Reply
  149. Interesting about your Edinburgh Castle experience, Chey. I’d be the first to agree that you can feel a huge connection to the past when you step into ancient places. I feel like that every time I walk into Ashdown; even driving up the carriage sweep makes me think of how many people have walked or driven that way before.

    Reply
  150. Interesting about your Edinburgh Castle experience, Chey. I’d be the first to agree that you can feel a huge connection to the past when you step into ancient places. I feel like that every time I walk into Ashdown; even driving up the carriage sweep makes me think of how many people have walked or driven that way before.

    Reply
  151. Maureen, I should have mentioned in my last comment that places as well as buildings can be really evocative. Imagine being on the river bank watching Washington cross! Battlefields always give me the history shivers too.

    Reply
  152. Maureen, I should have mentioned in my last comment that places as well as buildings can be really evocative. Imagine being on the river bank watching Washington cross! Battlefields always give me the history shivers too.

    Reply
  153. Maureen, I should have mentioned in my last comment that places as well as buildings can be really evocative. Imagine being on the river bank watching Washington cross! Battlefields always give me the history shivers too.

    Reply
  154. Maureen, I should have mentioned in my last comment that places as well as buildings can be really evocative. Imagine being on the river bank watching Washington cross! Battlefields always give me the history shivers too.

    Reply
  155. Maureen, I should have mentioned in my last comment that places as well as buildings can be really evocative. Imagine being on the river bank watching Washington cross! Battlefields always give me the history shivers too.

    Reply
  156. Oh, JJ mentioned battlefields too! Yes, very evocative, as are all these wonderful documents and records that people have held, whether personal to your family or on a grand scale. A will from 1601 must be a very rare thing, Christina, and with the personal connection that is so poignant. And I loved the idea of a family coat of arms pendant, Amy Kathryn. Very special and personal. Thank you all for sharing these experiences!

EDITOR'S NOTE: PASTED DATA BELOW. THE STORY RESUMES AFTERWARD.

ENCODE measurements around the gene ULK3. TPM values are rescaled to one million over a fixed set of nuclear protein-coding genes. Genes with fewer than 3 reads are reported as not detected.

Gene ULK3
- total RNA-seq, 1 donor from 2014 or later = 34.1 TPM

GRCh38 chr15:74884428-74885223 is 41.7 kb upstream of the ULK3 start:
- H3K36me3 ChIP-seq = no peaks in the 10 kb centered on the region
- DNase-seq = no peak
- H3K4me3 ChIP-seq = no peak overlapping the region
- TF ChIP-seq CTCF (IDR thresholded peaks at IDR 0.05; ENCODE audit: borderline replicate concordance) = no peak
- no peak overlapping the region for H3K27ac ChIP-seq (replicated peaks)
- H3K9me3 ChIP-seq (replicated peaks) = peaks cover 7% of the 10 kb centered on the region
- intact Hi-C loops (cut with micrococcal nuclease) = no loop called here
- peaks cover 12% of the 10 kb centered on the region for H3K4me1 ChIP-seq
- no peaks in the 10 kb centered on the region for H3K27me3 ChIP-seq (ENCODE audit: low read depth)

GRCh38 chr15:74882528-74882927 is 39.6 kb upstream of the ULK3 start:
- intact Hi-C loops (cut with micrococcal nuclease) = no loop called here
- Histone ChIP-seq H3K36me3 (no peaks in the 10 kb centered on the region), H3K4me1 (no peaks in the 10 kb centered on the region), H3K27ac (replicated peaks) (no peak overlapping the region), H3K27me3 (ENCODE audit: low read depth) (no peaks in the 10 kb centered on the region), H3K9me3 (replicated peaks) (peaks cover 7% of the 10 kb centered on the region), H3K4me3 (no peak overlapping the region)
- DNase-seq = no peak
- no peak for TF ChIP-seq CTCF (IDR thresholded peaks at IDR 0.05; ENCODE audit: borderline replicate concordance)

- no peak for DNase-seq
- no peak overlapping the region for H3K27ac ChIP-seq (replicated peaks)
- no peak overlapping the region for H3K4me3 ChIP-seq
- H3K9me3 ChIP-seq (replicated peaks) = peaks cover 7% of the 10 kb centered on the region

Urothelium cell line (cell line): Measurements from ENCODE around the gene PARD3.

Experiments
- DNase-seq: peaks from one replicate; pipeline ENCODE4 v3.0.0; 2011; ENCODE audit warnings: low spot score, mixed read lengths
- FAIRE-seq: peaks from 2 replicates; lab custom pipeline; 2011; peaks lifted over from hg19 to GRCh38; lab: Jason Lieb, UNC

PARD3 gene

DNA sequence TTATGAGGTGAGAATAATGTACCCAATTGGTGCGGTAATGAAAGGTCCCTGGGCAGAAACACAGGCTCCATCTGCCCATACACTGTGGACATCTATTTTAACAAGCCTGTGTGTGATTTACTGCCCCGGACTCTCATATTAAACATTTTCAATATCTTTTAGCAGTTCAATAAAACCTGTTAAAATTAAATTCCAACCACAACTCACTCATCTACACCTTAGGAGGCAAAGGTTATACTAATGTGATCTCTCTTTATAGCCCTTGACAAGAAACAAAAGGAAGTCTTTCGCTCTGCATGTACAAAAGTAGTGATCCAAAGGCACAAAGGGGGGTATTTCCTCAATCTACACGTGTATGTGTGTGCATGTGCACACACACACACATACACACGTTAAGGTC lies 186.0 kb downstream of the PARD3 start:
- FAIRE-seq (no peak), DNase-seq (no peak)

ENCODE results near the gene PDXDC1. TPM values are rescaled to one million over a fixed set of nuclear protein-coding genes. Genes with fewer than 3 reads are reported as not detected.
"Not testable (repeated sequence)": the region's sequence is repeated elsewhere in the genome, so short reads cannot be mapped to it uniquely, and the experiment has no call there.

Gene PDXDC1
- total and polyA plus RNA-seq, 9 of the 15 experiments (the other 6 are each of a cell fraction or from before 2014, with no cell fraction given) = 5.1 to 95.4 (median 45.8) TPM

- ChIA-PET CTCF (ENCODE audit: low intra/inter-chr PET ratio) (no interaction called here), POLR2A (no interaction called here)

Reply
  157. Oh, JJ mentioned battlefields too! Yes, very evocative, as are all these wonderful documents and records that people have held, whether personal to your family or on a grand scale. A will from 1601 must be a very rare thing, Christina, and with the personal connection that is so poignant. And I loved the idea of a family coat of arms pendant, Amy Kathryn. Very special and personal. Thank you all for sharing these experiences!

    Reply
  158. Oh, JJ mentioned battlefields too! Yes, very evocative, as are all these wonderful documents and records that people have held, whether personal to your family or on a grand scale. A will from 1601 must be a very rare thing, Christina, and with the personal connection that is so poignant. And I loved the idea of a family coat of arms pendant, Amy Kathryn. Very special and personal. Thank you all for sharing these experiences!

    Reply
  159. Oh, JJ mentioned battlefields too! Yes, very evocative, as are all these wonderful documents and records that people have held, whether personal to your family or on a grand scale. A will from 1601 must be a very rare thing, Christina, and with the personal connection that is so poignant. And I loved the idea of a family coat of arms pendant, Amy Kathryn. Very special and personal. Thank you all for sharing these experiences!

    Reply